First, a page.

“We started small, with six students, two teachers and three subjects,” Dandapani said. In the 14 years since then, they have graduated 745 students, of whom 720 still work for the company. They make up 15 per cent of Zoho’s engineers.

There is a strong bias towards the underprivileged in those who were admitted. 85 per cent of the total are from families who live below the poverty line. 70 per cent are first generation learners, and only 10 per cent have a parent who graduated university. 60 per cent learn in English, and 40 per cent in one of India’s many local languages. 70 per cent are male.

The curriculum philosophy has evolved since the beginning, but the core ideas remain, and make Zoho University very different from a university, or even a community college or a trade school.

To begin with, there is no diploma of any kind, which the company thinks encourages learning, since the goal isn’t simply to acquire a credential.

“Because we don’t offer a degree – just a skill, the students will put genuine interest in it,” Dandapani said.

This also creates an a more responsible attitude than in colleges.

“They spend 7-8 hours a day in class and we pay them,” Vembu noted. “They know its like a job and they have to show up. Otherwise they will be fired.”

The curriculum, which is taught by software engineers, consists of three components. One, of course, is technology. Another is what Dandapani called business English, to differentiate it from grammar or Shakespeare. The third is problem solving skills, with mathematics skills relevant for software engineering, not for higher calculus.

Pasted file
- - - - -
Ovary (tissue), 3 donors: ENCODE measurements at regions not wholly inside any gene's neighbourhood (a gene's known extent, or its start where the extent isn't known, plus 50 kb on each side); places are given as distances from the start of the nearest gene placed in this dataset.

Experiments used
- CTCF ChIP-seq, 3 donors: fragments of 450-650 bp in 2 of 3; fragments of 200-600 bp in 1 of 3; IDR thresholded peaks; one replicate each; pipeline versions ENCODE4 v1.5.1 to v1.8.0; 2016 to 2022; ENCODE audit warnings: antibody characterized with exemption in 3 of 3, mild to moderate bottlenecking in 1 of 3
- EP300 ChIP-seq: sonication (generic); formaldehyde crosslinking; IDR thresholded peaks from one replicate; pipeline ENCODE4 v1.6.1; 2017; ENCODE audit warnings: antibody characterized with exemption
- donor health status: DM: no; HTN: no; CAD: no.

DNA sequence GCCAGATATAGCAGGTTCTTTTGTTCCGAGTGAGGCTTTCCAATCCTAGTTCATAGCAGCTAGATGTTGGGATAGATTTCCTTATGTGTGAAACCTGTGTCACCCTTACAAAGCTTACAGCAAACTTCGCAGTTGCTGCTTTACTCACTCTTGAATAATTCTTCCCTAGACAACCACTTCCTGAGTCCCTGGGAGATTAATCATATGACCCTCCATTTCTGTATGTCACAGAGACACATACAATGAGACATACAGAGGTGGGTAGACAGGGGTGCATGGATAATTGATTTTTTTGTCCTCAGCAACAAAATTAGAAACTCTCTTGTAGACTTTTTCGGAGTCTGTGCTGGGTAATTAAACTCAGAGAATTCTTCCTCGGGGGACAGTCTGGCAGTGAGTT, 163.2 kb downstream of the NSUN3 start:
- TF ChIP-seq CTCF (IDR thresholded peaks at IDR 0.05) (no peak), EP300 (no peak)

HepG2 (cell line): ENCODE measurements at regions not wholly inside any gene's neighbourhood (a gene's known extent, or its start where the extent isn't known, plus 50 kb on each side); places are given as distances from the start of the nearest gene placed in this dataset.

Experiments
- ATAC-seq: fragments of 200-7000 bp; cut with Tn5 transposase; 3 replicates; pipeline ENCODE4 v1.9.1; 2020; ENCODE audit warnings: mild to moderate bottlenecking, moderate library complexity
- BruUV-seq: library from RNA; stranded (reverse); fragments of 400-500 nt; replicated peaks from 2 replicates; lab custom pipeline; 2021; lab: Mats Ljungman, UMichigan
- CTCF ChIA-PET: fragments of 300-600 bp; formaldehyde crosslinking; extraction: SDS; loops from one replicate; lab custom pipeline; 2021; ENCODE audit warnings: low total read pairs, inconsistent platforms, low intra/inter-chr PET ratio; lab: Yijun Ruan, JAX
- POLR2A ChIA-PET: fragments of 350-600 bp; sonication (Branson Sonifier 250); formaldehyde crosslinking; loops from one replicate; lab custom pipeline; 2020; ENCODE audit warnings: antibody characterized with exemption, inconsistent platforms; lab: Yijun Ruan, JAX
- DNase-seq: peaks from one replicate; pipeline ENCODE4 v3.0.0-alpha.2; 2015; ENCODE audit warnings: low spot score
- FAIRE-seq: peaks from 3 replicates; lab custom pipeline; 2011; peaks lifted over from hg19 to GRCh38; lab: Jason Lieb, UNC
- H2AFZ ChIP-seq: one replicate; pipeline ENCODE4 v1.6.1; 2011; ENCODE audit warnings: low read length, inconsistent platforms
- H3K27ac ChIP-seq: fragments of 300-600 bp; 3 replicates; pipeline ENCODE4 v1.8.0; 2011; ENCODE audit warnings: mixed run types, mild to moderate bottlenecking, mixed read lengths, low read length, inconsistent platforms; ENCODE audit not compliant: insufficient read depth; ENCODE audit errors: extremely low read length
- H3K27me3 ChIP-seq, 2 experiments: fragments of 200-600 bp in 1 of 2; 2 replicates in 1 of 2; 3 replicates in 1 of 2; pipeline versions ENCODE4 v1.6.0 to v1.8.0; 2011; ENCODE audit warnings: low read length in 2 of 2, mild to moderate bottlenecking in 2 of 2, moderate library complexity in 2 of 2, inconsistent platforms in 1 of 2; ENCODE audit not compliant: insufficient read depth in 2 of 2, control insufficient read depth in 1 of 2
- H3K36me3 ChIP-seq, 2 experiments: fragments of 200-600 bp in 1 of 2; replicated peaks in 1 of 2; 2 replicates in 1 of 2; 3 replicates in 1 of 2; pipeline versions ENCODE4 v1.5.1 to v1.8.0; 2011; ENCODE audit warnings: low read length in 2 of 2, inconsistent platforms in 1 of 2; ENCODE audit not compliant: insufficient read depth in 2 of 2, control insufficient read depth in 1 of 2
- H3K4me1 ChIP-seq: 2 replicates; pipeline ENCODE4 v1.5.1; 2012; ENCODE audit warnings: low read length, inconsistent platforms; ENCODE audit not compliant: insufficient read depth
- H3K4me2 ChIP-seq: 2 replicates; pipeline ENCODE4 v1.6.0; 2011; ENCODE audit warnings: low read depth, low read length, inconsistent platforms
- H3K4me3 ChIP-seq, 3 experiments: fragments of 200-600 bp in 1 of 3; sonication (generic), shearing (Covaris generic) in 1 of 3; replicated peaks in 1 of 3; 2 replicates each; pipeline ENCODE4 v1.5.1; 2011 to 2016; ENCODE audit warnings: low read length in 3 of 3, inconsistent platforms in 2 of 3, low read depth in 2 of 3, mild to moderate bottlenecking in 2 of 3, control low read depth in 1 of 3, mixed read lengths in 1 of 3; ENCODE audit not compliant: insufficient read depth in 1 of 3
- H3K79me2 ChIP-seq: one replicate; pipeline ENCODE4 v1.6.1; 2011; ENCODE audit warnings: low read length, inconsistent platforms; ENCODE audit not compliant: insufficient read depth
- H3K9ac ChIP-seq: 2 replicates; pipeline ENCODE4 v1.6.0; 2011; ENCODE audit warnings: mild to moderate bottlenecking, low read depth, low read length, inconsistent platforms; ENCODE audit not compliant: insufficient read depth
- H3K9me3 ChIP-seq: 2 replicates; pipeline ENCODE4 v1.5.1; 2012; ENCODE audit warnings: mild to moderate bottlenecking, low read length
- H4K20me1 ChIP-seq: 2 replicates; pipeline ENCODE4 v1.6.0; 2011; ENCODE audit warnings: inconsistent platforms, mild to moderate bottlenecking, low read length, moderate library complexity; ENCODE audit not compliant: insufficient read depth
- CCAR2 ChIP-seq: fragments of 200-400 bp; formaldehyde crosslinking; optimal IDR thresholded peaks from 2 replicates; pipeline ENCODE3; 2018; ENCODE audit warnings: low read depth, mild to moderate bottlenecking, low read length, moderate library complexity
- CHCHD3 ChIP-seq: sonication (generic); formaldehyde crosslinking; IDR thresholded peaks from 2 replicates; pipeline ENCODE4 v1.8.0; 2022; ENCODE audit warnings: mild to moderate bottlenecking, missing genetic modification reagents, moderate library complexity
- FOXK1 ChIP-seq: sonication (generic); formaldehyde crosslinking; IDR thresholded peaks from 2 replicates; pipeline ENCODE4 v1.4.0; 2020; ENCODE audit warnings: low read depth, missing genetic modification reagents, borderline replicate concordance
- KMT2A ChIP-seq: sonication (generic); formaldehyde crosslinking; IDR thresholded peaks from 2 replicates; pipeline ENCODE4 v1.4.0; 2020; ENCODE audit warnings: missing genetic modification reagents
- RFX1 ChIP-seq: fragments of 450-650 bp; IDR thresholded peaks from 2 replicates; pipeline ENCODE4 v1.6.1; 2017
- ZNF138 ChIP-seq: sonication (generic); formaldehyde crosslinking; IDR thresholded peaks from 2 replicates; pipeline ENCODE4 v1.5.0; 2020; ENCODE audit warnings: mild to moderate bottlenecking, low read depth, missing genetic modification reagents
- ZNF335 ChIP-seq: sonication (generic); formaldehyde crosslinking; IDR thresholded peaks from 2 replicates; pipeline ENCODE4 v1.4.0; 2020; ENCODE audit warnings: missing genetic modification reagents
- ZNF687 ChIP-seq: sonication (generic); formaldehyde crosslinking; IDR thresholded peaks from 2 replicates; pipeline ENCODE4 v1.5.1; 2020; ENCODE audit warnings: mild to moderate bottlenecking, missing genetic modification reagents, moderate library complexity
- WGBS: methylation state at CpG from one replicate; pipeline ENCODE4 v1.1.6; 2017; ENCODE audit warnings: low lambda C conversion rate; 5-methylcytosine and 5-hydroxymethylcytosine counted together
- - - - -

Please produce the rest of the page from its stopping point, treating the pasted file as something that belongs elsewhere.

“We have added in technology design since we began, and are considering adding in marketing,” Dandapani said.

“We also teach them how to spend free time productively,” he added.

Initially, Zoho University started by charging no fees, but that has evolved, to paying the students a stipend.

“We provide the stipend from Day One, and when they are finished, we hire them, and we pay them the same salary package of a four-year college grad,” Dandapani said. “Most earn on Day One more than their family’s whole income.”

Since the program’s inception, manager involvement, which was absent initially, has now been added in early on. The program has moved from providing a free lunch to a free breakfast, lunch and dinner. Trimonthly exams were also a part of the original curriculum, and they have been eliminated.”

“Why this works is that there are no exams,” Dandapani stated. “Instead, students are continuously monitored by a small student-teacher ratio.” The ideal is fewer than ten students in a class, and the learning is self paced, and assisted by students further along in the program.  When the students complete their courses, they are not deployed into Zoho through an interview process, but rather by project-based recruitment into teams.

Whether the Austin branch of Zoho University will have the same curriculum as in India, or whether it will be adapted to reflect local circumstances and workforce requirements has not been decided.

“We don’t have a model for Austin.” Dandapani said. “It’s something that we will innovate along the way, using 15 years of running this as a guide. We will look at the local demographics of employees in deciding this.”

Zoho also plans to set up a Zoho University Campus in Japan.

“This is something that we are encouraging other employers to follow as well,” Vembu said.